“View from the Ridge” Nos. 1 and 2 provide a good set-up for what is to come. All the elements of the landscape are distinctly visible. The road bends down through fir trees on the left and a striking birch on the right to where the land opens up to an expanse of meadow. On the far side, wooded hills lead to mountains in the distance. This is the vista that we will see again and again, transforming before our eyes through Wooten’s brush. These two paintings capture the palette of early winter in the Piedmont and also the quality of light—brilliant sunlight in “No. 1” and a more muted version in “No. 2.” They are so evocative that we almost don’t notice the sophisticated brushwork with which they are rendered.

As you proceed around the room, following the seasons of the year, you notice something different about the larger works. In these paintings, created in 2020, the view has “become a stage set,” Wooten says, “an empty tableau upon which to project the imaginings of an inner world.”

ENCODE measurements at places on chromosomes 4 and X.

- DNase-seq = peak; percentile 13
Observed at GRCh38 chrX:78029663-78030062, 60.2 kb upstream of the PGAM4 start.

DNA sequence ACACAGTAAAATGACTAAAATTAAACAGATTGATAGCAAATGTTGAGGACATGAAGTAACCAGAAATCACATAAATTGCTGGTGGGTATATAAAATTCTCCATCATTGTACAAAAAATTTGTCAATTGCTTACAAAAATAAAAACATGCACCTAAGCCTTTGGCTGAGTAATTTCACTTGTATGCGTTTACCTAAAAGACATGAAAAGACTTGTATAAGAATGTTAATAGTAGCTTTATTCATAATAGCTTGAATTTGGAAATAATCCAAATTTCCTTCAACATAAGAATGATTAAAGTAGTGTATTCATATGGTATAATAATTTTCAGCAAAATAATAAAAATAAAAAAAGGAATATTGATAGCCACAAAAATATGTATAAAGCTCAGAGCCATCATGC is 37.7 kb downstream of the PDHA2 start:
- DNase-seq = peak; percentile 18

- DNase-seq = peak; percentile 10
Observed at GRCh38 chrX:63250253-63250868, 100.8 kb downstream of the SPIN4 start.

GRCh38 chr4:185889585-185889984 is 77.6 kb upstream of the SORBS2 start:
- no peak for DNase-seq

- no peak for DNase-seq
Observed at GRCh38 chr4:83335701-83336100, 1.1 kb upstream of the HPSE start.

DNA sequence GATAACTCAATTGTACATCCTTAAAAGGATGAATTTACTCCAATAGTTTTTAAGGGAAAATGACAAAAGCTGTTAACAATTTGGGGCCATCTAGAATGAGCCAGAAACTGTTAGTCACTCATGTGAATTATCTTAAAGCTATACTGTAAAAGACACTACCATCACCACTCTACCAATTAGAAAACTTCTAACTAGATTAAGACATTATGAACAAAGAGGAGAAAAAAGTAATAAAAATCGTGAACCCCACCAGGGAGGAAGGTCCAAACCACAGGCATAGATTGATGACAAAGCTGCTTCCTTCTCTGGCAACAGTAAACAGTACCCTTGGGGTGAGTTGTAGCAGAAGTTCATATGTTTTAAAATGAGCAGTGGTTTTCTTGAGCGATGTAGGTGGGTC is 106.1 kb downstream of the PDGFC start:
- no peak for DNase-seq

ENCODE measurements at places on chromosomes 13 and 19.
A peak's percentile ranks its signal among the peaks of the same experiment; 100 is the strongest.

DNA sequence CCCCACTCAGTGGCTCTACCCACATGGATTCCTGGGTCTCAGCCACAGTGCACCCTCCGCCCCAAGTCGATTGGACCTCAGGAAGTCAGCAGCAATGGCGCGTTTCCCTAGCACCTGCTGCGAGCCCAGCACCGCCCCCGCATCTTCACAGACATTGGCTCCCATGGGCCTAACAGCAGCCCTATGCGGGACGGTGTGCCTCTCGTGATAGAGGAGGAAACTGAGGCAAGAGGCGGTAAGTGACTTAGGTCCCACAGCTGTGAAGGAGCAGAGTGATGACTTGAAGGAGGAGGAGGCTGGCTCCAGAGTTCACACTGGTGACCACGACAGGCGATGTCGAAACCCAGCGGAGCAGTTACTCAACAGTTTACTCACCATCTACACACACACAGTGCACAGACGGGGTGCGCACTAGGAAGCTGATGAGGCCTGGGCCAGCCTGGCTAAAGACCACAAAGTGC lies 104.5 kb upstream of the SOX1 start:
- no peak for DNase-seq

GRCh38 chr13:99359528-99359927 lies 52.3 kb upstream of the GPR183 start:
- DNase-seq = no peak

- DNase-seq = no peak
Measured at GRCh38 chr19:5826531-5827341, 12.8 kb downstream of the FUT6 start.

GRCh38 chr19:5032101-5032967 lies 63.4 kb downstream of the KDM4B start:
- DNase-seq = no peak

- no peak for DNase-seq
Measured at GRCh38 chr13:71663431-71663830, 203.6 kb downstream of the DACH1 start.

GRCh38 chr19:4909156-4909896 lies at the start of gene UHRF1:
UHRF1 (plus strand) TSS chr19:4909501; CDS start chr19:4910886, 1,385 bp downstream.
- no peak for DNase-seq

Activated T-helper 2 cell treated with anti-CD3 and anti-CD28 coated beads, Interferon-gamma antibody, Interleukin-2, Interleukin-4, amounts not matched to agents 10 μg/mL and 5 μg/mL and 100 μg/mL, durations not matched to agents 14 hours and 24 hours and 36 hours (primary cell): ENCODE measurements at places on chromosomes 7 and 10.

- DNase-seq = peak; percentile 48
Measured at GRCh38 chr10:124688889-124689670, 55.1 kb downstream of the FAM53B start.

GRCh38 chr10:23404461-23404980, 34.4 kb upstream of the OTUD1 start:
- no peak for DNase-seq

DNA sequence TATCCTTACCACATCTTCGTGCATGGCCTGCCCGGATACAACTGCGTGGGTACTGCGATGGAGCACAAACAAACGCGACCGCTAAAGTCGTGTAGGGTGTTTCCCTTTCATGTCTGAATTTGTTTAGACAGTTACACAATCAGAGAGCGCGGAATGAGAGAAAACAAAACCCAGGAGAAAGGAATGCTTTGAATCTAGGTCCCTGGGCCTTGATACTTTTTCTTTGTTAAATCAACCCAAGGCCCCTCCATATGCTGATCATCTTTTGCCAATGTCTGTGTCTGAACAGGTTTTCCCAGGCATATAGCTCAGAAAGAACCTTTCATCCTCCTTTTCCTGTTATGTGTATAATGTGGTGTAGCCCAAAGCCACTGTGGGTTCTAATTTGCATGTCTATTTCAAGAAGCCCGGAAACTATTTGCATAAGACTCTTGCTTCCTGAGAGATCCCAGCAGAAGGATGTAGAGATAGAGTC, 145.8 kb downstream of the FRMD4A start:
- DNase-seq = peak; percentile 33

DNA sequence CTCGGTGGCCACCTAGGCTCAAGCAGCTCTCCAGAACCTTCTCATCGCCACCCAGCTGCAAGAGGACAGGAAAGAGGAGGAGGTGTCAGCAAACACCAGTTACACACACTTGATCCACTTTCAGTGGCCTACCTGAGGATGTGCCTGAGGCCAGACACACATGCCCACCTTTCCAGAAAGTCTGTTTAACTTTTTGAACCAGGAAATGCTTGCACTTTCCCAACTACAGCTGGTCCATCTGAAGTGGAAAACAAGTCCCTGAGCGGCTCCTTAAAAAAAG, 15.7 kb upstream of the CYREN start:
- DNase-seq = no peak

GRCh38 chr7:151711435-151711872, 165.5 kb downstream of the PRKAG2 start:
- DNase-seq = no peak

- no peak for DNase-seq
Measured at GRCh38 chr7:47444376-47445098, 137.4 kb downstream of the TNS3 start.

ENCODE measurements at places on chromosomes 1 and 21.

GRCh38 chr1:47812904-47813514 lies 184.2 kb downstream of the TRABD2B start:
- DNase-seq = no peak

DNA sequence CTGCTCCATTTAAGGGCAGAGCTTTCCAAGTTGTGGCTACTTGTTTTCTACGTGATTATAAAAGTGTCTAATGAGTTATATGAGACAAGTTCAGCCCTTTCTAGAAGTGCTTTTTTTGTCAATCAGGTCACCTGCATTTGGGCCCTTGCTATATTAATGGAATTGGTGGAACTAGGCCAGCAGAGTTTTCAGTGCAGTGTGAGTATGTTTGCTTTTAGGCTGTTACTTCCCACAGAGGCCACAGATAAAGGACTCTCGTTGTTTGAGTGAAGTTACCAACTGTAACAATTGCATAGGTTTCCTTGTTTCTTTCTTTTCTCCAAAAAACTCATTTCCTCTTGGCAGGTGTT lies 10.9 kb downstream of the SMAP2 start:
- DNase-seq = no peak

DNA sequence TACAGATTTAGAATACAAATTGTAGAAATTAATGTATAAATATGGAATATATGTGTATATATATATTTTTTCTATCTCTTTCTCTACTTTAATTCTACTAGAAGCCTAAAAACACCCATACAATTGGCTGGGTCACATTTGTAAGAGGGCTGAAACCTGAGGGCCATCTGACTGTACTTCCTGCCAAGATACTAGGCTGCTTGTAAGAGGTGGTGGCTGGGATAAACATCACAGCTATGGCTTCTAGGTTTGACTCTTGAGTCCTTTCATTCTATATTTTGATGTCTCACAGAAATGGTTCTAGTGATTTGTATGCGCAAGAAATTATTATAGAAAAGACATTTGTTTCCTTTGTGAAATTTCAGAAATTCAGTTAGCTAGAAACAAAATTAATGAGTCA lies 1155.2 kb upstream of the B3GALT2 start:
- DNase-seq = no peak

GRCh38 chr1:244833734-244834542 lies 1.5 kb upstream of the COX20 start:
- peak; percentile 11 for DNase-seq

In “Tundra,” the meadow, now sheathed in ice, is composed of a series of brittle, horizontal lines with the hills beyond, a rich mélange of paint that’s daubed, smeared, and scraped across the panel. Wooten uses the same horizontal brushstrokes again in the meadow and also the road in “Great Flood, 2020,” a painting that seems to loosen its ties to reality and venture into the expressionistic territory of Emil Nolde. The landscape is still there, but it functions as scaffolding for the remarkable technical effects. As you look at the work, linger on the hills wreathed in vaporous clouds. Here, Wooten applies light blue, yellow, and lavender pigment and then scrapes it off using a spatula-like tool to create topographical features, vegetation, and reflections of light. Infused with golden radiance, another painting, “Meadow Music,” is the summertime counterpart of this work.

In “View from the Ridge No. 34” the horizontal lines of the meadow are replaced by cloud-like blobs of paint that provide a softer effect. We can almost feel the wind that’s ruffling the grasses and producing the blousy, verdant mounds.